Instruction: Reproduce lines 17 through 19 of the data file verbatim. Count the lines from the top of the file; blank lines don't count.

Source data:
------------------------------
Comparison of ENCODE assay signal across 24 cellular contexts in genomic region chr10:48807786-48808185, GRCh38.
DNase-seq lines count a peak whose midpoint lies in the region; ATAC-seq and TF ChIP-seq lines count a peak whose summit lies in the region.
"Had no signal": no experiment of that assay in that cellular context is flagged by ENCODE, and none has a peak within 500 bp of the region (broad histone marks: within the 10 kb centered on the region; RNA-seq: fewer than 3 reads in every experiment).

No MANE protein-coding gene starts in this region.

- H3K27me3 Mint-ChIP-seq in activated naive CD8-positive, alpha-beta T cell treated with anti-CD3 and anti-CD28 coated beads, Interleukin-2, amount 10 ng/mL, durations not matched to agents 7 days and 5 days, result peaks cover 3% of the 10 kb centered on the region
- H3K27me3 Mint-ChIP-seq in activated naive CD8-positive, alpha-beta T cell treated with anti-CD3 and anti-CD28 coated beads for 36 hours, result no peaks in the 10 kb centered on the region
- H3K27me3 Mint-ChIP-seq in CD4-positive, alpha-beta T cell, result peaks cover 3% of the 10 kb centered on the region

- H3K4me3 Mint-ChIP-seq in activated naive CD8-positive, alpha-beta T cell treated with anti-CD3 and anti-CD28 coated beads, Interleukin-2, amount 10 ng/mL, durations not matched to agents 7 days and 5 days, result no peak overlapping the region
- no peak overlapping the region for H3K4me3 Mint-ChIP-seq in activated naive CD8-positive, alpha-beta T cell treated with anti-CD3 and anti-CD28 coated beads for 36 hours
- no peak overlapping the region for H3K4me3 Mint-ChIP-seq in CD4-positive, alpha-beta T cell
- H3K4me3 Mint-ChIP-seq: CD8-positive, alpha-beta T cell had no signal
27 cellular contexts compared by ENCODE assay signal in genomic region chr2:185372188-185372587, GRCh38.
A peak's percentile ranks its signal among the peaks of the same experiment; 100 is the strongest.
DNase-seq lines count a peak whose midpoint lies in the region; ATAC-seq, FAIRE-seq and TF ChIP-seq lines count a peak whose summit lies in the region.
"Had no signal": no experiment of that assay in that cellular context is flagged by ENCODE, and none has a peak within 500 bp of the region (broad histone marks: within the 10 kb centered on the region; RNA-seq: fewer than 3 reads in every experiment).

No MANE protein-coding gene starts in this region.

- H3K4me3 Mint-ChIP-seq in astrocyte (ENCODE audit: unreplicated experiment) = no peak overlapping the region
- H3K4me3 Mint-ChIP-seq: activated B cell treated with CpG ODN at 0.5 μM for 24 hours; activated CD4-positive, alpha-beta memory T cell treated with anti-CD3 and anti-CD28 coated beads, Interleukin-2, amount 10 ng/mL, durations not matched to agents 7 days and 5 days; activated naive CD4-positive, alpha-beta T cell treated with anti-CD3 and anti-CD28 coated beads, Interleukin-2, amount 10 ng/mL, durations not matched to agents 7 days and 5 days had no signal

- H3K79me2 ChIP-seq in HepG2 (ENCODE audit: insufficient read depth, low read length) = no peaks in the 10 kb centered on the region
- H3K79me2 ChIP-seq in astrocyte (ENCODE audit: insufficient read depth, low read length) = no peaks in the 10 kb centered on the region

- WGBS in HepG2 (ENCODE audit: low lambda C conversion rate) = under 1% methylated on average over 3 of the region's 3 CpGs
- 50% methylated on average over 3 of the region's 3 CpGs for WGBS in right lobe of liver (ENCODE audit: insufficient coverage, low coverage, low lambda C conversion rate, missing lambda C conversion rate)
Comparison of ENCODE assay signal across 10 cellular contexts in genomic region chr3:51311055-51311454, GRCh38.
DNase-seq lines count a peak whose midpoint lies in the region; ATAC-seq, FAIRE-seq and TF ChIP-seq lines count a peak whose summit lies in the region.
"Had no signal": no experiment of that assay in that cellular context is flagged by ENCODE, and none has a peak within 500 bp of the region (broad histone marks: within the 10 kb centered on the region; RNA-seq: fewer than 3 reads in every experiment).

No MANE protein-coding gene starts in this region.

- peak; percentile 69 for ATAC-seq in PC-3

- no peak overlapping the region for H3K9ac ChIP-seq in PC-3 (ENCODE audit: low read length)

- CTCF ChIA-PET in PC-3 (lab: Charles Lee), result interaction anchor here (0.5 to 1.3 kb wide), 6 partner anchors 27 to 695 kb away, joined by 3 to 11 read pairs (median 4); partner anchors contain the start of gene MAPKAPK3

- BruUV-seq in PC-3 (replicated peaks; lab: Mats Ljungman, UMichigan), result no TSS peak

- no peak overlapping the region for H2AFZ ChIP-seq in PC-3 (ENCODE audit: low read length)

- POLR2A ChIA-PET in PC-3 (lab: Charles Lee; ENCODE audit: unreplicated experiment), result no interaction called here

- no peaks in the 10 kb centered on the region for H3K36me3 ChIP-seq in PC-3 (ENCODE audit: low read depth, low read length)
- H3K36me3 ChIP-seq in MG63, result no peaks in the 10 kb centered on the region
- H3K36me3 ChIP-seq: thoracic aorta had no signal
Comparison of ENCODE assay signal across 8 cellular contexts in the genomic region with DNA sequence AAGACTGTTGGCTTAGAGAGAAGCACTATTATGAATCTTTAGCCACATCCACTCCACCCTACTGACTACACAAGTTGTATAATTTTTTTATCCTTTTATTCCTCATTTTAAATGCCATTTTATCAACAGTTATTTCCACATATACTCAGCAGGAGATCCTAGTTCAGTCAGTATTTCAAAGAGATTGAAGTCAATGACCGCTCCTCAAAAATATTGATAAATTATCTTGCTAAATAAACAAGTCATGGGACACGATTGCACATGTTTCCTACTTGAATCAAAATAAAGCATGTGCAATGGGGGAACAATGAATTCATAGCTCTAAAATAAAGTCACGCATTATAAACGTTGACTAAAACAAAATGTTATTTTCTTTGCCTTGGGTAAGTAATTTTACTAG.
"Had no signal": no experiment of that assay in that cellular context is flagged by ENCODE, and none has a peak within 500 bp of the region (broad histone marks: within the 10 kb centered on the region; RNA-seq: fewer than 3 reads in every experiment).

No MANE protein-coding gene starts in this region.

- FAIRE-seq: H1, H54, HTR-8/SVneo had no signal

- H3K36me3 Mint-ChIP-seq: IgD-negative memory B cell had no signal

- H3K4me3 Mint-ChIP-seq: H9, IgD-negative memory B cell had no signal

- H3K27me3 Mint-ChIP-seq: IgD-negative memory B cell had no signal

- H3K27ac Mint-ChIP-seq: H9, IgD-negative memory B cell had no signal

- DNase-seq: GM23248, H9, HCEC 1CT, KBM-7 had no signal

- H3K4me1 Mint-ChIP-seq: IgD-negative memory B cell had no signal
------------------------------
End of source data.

- H3K4me3 Mint-ChIP-seq in astrocyte (ENCODE audit: unreplicated experiment) = no peak overlapping the region
- H3K4me3 Mint-ChIP-seq: activated B cell treated with CpG ODN at 0.5 μM for 24 hours; activated CD4-positive, alpha-beta memory T cell treated with anti-CD3 and anti-CD28 coated beads, Interleukin-2, amount 10 ng/mL, durations not matched to agents 7 days and 5 days; activated naive CD4-positive, alpha-beta T cell treated with anti-CD3 and anti-CD28 coated beads, Interleukin-2, amount 10 ng/mL, durations not matched to agents 7 days and 5 days had no signal

- H3K79me2 ChIP-seq in HepG2 (ENCODE audit: insufficient read depth, low read length) = no peaks in the 10 kb centered on the region